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Entering the Matrix

Entering the Matrix

The first time I saw The Matrix in the movie theaters, I was blown away by the whole movie.  The action, the premise, the special effects, and the philosophy.  

Watching Morpheus and Neo fight in a sparring program fulfilled my need to see people beating the snot out of each other.  But what really captured my imagination was the conversation that they have at the three minute mark of the clip below

We have the teacher asking the student about the virtual constraints on their own learning.  Choosing to believe that you are restricted by rules that have no bearing in the new ‘reality’ that exists.  

That line broke my brain.

Now, obviously, we do not have the ability to hook our brains up directly to a computer and upload information.  We must work at the learning process, and as the teacher, we have to find ways to engage our students directly in this.  

Early in my career, I would have said that I looked at building habits for my students with predictable ways to engage their learning.  Spanish class would have required a student to look at their vocab, create flash cards, drill, and then test.  Obviously if the test outcome is poor, they have not practiced enough.  

There are places where the behavioural theory is relevant to learning.  As highlighted in the clip from The Matrix, this event is not about assessing the final product, but assessing to see where the student needs to build out from.  The same way that the armed forces have a rigid training process, they train the person to respond to certain stimuli, so when the time comes, they respond automatically, as it has been drilled.  Again, it serves a purpose in education, but to focus mainly on stimulus response will fail many students.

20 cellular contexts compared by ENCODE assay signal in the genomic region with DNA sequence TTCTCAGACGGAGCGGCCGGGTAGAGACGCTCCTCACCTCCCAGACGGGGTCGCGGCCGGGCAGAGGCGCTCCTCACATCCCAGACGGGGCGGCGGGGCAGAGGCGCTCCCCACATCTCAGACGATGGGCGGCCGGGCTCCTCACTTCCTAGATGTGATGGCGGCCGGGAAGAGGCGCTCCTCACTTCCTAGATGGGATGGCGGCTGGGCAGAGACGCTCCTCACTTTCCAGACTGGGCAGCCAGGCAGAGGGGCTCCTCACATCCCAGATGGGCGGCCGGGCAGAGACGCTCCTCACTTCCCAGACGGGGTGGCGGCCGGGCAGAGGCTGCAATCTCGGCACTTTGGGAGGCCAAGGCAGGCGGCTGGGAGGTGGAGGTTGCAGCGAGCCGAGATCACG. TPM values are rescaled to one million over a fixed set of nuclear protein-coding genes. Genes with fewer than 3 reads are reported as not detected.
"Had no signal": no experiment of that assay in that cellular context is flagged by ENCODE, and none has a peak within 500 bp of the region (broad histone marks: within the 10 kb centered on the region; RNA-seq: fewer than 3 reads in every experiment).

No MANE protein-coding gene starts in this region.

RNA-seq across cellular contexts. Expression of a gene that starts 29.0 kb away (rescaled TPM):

Similarly, when we are only having students engage with material in a singular way, they may only retain a tiny portion of that material.  Cognitivism also has its benefits, but can be limited by a students interaction with the material.  As suggested by “The Learning Pyramid”, there are many ways to interact with the current learnings in a classroom.  And as highlighted by the ACRLog, a colourful chart with levels and numbers attached can mislead many in a profession.

There are many of my students who can read their material and lock it down.  Some who need to sit down and have a conversation about what they think they know.  Then there are those that you can sit down with, have a conversation, demonstrate for them, have them repeat, sketch it out for them, bring another student over and explain it in a different way, they write it down, and then tomorrow, they fail the test.

I would argue that each of the three main theories, behaviourism, cognitivism, and constructivism have a place in my classroom.  When looking at the theory of connectivism, this seems to be the realm that I am spending more time within.  

Knowing that I am no longer the only source of expertise is a plus.  There needs to be a willingness for the teacher to accept that they are only one single source of knowledge.  Some days, I will rely on my students to be my source of information, as their knowledge is just as important.

Technology has become an integral part of my classroom’s learning.  Need a drill for a skill?  Snag an app, let’s look at what is available, try a few out, evaluate, and then utilize it for your learning needs.

Discussion around how ideas connect is essential in my classroom.  We do a lot of writing, and there is a need to create links between what we studied in Fahrenheit 451 and how technology is driving us to self-censor our own lives.